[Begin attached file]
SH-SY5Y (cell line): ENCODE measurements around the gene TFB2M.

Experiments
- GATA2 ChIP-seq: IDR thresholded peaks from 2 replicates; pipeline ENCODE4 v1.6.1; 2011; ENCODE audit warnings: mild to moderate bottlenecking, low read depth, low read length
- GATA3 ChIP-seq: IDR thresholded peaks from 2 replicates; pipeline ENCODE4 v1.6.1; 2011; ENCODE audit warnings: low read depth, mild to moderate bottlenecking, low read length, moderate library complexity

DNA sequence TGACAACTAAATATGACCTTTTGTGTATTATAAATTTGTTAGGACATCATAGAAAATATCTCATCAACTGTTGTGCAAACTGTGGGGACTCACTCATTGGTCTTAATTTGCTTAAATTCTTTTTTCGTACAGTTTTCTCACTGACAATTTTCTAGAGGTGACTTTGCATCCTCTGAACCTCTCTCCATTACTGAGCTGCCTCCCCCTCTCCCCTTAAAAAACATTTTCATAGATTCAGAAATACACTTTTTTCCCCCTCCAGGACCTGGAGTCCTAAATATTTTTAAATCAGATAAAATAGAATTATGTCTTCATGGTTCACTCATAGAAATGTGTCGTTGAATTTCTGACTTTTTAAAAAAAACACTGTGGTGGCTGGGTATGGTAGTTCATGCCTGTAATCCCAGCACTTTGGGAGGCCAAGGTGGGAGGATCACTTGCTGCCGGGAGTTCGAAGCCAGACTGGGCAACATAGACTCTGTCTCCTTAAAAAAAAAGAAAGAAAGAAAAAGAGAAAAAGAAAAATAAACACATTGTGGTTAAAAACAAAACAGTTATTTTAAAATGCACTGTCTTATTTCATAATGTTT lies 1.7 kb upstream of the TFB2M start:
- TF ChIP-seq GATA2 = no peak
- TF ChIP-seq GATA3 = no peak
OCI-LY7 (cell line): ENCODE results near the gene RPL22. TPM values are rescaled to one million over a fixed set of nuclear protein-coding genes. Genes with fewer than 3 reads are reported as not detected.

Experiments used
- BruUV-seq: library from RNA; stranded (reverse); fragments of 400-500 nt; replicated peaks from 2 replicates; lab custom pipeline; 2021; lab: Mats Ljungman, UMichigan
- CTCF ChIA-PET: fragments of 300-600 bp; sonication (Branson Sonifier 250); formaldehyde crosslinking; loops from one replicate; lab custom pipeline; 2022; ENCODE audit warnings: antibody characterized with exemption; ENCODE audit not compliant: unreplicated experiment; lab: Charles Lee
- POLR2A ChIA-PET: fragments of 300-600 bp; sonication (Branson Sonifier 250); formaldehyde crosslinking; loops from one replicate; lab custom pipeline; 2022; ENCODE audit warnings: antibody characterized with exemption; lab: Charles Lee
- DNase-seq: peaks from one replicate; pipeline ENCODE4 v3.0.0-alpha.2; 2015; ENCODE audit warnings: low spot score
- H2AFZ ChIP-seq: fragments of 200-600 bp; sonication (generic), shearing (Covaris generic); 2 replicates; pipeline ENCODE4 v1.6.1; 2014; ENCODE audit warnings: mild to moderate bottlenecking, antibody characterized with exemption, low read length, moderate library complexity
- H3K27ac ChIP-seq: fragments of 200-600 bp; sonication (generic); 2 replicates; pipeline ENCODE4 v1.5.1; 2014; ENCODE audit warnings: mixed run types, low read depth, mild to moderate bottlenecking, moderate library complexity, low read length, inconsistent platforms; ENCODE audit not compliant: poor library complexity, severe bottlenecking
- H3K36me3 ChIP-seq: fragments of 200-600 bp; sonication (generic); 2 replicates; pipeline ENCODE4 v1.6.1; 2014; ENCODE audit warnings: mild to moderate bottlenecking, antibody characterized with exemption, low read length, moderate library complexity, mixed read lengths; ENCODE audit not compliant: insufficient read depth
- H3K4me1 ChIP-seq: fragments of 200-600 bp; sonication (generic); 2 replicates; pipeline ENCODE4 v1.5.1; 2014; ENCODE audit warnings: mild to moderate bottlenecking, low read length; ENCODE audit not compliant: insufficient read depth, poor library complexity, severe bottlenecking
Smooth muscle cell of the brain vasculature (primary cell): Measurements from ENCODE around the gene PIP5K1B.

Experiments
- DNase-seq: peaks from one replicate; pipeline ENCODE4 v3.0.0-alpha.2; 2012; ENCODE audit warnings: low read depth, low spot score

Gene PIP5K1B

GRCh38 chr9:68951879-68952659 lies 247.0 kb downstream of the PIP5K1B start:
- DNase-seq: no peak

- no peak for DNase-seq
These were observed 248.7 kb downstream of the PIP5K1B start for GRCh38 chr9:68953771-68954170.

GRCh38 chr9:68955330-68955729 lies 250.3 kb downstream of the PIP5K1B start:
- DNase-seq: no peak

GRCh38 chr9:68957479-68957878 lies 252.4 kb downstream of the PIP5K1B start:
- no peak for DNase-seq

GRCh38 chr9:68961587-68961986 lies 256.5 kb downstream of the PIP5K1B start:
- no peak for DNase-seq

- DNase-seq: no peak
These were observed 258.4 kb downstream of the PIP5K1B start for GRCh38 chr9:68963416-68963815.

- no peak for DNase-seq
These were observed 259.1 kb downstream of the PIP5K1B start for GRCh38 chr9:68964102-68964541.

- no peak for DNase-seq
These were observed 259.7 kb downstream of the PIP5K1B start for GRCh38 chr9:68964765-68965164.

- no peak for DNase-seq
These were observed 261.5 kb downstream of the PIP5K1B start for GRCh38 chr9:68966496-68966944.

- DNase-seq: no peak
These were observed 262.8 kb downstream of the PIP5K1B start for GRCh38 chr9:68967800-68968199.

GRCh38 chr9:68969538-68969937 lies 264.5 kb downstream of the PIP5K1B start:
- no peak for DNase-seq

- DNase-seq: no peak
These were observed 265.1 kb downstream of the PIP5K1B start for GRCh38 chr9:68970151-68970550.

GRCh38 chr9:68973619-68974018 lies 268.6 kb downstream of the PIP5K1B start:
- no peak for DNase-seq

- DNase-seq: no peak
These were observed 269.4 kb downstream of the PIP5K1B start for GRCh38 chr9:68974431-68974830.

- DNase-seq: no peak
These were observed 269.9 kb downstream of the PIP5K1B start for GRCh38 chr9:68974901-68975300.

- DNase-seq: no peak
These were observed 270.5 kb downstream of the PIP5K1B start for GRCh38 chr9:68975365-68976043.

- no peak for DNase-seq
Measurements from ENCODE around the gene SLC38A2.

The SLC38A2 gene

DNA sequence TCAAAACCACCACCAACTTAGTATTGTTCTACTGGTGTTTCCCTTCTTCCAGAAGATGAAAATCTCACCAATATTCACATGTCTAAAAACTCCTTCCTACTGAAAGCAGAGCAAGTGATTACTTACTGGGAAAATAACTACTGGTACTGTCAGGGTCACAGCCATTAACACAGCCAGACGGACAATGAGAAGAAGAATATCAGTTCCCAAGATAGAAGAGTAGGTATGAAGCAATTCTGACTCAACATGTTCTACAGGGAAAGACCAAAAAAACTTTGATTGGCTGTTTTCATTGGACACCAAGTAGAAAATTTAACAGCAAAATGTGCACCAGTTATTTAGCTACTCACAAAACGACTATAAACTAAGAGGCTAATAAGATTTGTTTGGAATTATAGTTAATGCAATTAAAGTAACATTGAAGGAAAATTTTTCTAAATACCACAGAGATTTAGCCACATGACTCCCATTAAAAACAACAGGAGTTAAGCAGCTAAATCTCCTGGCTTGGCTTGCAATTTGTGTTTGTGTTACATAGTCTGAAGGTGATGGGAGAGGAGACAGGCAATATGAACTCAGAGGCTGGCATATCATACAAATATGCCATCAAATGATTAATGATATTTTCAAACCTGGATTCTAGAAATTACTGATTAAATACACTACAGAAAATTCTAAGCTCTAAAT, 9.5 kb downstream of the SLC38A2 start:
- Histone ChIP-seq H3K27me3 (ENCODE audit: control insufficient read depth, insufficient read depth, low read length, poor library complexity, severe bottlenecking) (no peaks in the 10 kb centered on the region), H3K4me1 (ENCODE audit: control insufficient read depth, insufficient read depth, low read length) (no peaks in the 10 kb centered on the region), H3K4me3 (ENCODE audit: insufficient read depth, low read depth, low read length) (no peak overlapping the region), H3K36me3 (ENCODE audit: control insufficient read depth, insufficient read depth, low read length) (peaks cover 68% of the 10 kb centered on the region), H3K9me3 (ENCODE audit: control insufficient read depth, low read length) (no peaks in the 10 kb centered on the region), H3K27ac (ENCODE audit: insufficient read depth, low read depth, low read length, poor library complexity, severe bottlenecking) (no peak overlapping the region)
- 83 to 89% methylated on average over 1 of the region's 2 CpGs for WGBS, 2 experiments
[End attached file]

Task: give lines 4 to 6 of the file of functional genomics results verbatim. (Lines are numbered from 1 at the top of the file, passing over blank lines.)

- GATA3 ChIP-seq: IDR thresholded peaks from 2 replicates; pipeline ENCODE4 v1.6.1; 2011; ENCODE audit warnings: low read depth, mild to moderate bottlenecking, low read length, moderate library complexity

DNA sequence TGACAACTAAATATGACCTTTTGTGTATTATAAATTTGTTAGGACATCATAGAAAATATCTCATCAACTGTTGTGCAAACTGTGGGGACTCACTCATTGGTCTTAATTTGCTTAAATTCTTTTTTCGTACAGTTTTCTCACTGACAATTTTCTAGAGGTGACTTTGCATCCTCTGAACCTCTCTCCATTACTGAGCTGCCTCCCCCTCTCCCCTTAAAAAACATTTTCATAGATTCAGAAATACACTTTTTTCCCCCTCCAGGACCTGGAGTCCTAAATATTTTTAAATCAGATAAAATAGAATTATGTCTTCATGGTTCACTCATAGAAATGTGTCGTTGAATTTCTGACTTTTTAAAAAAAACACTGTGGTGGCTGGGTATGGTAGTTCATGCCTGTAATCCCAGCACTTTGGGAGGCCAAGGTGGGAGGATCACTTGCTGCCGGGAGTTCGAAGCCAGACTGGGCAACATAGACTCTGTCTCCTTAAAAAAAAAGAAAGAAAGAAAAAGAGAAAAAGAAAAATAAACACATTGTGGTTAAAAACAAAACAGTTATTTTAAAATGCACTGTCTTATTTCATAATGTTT lies 1.7 kb upstream of the TFB2M start:
- TF ChIP-seq GATA2 = no peak